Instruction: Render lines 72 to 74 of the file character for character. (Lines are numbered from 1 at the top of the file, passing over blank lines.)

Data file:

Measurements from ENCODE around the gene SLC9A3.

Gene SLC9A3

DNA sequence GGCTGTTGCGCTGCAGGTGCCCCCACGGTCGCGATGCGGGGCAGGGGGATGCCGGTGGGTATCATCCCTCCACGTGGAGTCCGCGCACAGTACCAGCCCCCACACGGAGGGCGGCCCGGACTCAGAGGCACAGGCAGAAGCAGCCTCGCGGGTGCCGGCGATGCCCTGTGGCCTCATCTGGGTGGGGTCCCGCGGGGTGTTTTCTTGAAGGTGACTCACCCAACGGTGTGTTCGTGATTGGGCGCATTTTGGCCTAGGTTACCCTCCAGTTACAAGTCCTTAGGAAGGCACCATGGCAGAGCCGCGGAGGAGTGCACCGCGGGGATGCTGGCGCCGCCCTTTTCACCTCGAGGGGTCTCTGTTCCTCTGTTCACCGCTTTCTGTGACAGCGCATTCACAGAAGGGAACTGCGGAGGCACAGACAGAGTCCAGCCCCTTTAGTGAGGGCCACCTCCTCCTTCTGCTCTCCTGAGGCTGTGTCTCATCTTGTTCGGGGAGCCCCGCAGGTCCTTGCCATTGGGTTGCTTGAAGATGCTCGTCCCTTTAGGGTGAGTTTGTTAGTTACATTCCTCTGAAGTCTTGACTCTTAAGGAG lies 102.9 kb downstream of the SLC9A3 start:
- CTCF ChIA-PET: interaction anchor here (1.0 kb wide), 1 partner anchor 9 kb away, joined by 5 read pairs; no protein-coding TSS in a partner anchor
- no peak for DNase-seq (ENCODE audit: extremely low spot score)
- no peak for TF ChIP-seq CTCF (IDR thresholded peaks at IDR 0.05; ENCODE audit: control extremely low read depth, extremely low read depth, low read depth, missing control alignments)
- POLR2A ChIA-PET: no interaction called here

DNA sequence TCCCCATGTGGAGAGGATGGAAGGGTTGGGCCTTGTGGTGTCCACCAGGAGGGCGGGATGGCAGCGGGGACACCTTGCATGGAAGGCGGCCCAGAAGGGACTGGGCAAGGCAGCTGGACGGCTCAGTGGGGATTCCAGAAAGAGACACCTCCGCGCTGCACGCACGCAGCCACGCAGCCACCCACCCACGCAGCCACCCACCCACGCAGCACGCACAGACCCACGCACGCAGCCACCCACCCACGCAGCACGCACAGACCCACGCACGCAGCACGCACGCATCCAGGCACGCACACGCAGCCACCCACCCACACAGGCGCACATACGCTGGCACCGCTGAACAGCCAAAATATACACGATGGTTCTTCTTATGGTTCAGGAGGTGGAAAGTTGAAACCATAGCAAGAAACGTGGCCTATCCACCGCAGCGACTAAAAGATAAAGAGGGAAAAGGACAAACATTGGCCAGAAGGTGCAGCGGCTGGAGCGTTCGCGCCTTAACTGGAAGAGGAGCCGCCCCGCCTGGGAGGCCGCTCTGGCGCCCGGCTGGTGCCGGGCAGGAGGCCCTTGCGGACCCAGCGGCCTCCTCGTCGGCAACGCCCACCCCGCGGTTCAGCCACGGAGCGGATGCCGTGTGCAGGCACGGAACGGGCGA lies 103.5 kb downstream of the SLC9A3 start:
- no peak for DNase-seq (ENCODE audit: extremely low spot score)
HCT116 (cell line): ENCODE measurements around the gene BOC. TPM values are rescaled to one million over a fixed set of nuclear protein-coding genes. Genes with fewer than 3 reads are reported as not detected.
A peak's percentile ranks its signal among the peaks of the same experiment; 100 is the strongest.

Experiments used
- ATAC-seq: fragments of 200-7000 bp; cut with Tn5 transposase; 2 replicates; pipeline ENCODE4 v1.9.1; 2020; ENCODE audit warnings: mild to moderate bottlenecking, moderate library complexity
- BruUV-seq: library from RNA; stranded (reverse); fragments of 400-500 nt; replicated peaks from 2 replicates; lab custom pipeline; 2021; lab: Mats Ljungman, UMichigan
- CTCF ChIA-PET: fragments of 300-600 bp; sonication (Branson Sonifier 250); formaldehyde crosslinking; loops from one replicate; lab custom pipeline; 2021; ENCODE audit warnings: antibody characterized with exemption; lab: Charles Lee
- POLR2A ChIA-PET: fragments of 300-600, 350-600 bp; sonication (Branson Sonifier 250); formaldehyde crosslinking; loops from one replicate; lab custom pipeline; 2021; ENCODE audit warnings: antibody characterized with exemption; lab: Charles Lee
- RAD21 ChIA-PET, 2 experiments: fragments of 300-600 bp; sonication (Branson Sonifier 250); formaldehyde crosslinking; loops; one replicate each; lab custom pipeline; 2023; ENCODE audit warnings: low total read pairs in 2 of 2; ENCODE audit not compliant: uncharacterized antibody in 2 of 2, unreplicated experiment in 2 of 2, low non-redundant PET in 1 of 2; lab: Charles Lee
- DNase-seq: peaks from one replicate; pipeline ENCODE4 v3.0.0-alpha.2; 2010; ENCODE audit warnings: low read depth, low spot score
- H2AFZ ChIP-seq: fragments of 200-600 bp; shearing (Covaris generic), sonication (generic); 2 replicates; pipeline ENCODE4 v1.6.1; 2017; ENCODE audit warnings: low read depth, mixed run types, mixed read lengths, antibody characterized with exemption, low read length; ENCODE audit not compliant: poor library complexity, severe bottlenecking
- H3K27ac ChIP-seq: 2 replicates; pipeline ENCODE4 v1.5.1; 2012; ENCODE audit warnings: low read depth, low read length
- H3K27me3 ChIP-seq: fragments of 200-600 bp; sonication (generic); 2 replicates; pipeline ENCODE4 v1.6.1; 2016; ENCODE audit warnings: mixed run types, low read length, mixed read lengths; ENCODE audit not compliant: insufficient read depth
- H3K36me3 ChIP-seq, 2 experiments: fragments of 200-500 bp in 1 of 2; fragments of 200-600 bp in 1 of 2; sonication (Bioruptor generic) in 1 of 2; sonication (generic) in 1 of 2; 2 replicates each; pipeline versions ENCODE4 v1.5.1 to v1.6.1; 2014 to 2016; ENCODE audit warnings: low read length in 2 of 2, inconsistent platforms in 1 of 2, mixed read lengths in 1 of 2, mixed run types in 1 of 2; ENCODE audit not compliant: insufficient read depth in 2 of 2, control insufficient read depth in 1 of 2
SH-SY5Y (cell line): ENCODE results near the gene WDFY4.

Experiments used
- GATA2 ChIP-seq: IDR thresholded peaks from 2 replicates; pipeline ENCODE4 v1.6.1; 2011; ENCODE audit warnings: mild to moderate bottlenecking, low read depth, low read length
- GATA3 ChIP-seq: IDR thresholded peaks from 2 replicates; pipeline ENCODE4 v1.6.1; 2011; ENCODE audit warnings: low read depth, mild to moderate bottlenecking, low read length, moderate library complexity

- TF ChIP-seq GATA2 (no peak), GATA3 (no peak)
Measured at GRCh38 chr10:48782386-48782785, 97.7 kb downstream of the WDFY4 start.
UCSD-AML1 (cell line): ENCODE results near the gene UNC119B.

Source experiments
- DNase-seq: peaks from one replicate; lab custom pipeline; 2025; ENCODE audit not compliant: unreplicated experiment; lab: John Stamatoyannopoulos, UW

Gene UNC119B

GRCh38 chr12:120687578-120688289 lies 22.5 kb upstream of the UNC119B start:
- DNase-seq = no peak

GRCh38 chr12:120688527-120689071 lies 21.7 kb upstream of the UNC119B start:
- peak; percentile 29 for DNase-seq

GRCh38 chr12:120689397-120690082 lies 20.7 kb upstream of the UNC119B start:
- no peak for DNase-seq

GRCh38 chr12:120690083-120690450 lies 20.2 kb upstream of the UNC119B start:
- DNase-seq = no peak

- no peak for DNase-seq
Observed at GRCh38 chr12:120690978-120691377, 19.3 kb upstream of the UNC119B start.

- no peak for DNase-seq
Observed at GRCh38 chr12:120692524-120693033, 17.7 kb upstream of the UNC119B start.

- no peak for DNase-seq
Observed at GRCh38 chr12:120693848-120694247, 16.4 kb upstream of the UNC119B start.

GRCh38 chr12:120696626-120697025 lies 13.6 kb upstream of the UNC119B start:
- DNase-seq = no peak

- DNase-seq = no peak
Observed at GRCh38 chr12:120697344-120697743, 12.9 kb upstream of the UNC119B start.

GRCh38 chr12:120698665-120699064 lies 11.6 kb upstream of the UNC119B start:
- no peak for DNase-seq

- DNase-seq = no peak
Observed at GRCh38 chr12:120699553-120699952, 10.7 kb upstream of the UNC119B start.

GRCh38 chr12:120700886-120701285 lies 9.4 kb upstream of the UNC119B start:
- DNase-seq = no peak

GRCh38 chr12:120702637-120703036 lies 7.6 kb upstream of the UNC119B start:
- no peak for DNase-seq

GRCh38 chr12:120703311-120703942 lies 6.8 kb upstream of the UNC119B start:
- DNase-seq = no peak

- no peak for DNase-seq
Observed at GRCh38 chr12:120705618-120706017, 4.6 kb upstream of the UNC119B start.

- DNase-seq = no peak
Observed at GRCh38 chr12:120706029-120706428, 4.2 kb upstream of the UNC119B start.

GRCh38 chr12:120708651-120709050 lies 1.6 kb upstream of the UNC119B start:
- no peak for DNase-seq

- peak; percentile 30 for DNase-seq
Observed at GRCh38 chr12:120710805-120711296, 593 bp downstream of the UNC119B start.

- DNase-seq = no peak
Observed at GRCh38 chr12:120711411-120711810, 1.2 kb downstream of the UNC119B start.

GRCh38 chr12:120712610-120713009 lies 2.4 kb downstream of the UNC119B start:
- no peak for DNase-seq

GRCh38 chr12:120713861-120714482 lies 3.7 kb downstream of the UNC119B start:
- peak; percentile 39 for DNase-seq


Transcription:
- no peak for DNase-seq

GRCh38 chr12:120713861-120714482 lies 3.7 kb downstream of the UNC119B start:
- peak; percentile 39 for DNase-seq